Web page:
Carleton Geology Alums In The News
Posts tagged with “Alumni” (All posts)
- November 15, 2015
The strange pillar-like formation emerged after Crowley Lake reservoir was completed in 1941: stone columns up to 20 feet tall connected by high arches, as if part of an ancient Moorish temple.
They had been buried and hidden for eons until the reservoir's pounding waves began carving out the softer material at the base of cliffs of pumice and ash.
In the ensuing decades, the columns were regarded as little more than curiosities along the eastern shore of the Los Angeles Department of Water and Power reservoir, which is best known as a trout fishing hot spot about 10 miles south of Mammoth Lakes.
But now answers are emerging from a study at UC Berkeley. Researchers have determined that the columns were created by cold water percolating down into — and steam rising up out of — hot volcanic ash spewed by a cataclysmic explosion 760,000 years ago
"These columns are spectacular products of a natural experiment in the physics of hydrothermal convection," Noah Randolph-Flagg, 25, a PhD candidate and lead author of the study, said in an interview.
- November 4, 2015
In 2009 geomicrobiologist Jennifer Macalady got a phone call from a cave diver in the Dominican Republic who told her about a cave there with amazing curtains of slime. Her first thought was, “Who is this crackpot?” but she sent him a sample kit. “The sample he sent back to us was so interesting we knew we had to mount an expedition,” Macalady told Eos Monday. Macalady discussed the findings about these slime curtains in a talk Sunday at the Geologic Society of America’s 2015 meeting in Baltimore.
During the expedition 2 years later, Macalady, who is with Pennsylvania State University in University Park, and her colleagues enlisted the aid of divers, whose video of their underground explorations shows rust-colored fronds of slime. These fronds descend from the ceiling and walls of some saltwater-filled chambers of a flooded cave in the country’s southeast called Manantial del Toro.
Whereas the challenge and exotic beauty of Manantial del Toro attracts explorer-divers, the metabolisms of the slime curtains’ microbes lured Macalady. The microbial communities that inhabit these fingers of slime are specialized not only for nitrogen cycling but also iron cycling. Could a previously undiscovered microbe capable of both reducing nitrate and oxidizing iron hang from the walls of Manantial del Toro?
- June 15, 2015
SWARTHMORE, Pa. – Marian Ware Director of Physical Education and Athletics Adam Hertz has announced Karin Brown as the new head swimming coach at Swarthmore College. Brown, who will assume coaching duties for both the men's and women's swimming programs, was most recently the acting head coach at the Massachusetts Institute of Technology. "Karin stood out among a talented pool of candidates," said Hertz. "She has a firm grasp of what it takes to lead this program, and an intellectual curiosity that will complement the culture at Swarthmore. We are very excited that she has chosen to join our family."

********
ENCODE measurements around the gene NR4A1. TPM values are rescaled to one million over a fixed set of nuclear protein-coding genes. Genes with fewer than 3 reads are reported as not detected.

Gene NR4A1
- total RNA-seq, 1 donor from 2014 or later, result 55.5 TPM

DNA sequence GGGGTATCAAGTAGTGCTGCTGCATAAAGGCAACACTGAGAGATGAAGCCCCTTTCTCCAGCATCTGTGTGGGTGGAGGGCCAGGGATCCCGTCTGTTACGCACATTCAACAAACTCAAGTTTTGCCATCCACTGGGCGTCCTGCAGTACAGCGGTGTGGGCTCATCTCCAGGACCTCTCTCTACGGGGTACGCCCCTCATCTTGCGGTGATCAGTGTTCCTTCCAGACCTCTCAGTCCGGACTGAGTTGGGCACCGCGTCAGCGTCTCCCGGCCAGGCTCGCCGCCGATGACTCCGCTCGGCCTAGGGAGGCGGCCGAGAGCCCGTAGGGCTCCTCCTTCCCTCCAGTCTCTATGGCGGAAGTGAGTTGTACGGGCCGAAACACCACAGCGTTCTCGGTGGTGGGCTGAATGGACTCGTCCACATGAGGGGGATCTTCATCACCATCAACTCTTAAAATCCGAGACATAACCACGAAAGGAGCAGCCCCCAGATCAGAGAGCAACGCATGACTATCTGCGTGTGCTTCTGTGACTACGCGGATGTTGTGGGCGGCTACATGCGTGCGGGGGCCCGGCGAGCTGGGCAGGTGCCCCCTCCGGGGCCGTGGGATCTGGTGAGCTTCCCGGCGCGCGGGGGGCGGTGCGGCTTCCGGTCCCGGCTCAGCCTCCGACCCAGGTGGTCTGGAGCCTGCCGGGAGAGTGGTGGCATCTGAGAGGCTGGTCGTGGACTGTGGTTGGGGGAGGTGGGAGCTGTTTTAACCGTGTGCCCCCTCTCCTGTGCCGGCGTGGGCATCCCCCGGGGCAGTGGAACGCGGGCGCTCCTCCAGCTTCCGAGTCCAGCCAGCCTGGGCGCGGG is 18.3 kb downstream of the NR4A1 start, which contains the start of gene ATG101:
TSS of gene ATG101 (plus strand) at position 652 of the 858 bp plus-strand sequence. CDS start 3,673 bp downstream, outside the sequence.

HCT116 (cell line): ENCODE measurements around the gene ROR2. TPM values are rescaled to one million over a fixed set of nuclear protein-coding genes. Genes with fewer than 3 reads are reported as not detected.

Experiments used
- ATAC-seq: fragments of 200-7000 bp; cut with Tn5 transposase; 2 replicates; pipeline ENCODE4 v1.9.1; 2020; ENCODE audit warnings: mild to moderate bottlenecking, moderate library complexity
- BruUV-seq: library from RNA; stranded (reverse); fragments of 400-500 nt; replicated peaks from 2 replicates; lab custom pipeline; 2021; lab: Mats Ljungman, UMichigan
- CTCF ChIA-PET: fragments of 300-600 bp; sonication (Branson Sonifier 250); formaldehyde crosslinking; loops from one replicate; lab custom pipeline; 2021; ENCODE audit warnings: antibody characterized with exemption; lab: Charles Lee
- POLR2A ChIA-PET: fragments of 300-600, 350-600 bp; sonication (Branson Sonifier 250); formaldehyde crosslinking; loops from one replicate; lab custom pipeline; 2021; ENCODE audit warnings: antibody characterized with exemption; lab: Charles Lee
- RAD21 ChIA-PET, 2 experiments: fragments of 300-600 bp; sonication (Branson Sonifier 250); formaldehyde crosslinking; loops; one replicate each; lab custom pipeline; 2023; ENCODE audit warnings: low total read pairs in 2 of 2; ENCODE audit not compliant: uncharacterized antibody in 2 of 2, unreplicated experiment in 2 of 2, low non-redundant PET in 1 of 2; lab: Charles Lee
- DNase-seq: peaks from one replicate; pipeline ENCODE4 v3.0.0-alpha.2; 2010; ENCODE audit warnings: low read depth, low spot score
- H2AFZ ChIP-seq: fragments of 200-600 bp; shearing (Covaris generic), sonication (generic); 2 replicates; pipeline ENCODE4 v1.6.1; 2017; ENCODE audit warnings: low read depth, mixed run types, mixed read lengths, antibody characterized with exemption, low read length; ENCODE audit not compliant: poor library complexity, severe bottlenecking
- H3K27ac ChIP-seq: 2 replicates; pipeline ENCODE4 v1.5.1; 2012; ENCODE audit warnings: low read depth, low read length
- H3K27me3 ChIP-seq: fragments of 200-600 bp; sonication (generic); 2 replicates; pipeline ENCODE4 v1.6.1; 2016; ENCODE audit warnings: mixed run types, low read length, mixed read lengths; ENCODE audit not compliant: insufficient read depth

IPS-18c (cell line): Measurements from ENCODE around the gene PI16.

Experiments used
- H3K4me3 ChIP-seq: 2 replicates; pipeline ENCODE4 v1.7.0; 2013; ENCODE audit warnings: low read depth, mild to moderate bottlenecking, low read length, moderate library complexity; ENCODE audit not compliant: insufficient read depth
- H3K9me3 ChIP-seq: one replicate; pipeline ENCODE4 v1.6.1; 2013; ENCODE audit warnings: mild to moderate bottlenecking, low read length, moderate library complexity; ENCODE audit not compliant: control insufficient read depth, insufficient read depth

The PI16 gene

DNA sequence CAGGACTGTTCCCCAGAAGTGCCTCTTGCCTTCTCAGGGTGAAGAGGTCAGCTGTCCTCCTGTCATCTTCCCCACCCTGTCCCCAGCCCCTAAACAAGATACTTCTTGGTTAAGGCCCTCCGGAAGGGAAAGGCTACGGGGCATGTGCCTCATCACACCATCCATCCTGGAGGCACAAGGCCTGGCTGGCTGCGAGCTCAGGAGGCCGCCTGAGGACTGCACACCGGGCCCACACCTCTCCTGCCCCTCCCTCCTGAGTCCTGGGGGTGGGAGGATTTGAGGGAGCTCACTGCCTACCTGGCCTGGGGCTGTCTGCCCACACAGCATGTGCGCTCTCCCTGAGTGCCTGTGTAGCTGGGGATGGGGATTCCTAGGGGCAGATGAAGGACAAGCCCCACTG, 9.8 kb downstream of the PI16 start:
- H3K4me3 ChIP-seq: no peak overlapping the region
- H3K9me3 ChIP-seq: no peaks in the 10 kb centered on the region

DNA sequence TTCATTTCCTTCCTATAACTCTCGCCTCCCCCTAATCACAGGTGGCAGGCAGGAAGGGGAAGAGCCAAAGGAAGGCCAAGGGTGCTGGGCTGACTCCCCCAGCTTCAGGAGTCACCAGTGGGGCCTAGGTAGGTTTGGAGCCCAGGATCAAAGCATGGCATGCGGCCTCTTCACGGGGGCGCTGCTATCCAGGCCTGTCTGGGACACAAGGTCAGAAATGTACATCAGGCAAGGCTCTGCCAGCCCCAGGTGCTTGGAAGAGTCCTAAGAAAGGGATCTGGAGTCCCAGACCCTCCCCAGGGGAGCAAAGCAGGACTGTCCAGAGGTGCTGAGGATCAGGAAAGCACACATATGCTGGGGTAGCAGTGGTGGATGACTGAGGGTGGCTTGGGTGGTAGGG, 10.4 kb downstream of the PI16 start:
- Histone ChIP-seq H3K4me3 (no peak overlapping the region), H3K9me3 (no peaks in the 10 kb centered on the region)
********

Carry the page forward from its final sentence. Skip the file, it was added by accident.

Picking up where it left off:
- April 30, 2015
We are particularly pleased to congratulate Kari Cooper '91, Cari Johnson '96 and Peter Reiners '91 who have been named Fellows of the Geological Society Of America. They will be formally recognized at the Society's annual fall meeting in Baltimore on Nov. 1.
Society Fellowship is an honor bestowed on the best of the profession by election at the spring GSA Council meeting. GSA members are nominated by existing GSA Fellows in recognition of their distinguished contributions to the geosciences through such avenues as publications, applied research, teaching, administration of geological programs, contributing to the public awareness of geology, leadership of professional organizations, and taking on editorial, bibliographic, and library responsibilities.
Here are some comments from their nominators:
Kari M. Cooper (University of California – Davis):
Kari Cooper has made fundamental contributions to both the development of analytical techniques - most notably involving U-series nuclides - and the understanding of temporal and physical aspects of magma system histories. Her innovative work illuminates, among other key issues, how pre-eruption magma storage works: how long, and in what state?
— Calvin F. Miller
Cari L. Johnson (University of Utah):
Dr. Cari L. Johnson, Associate Professor, University of Utah, is a prolific geologic researcher whose science covers a broad cross section of geology, including tectonics and sedimentation, sequence stratigraphy, and applications to petroleum source rock and reservoir systems. She is an excellent mentor of students, having received numerous teaching awards.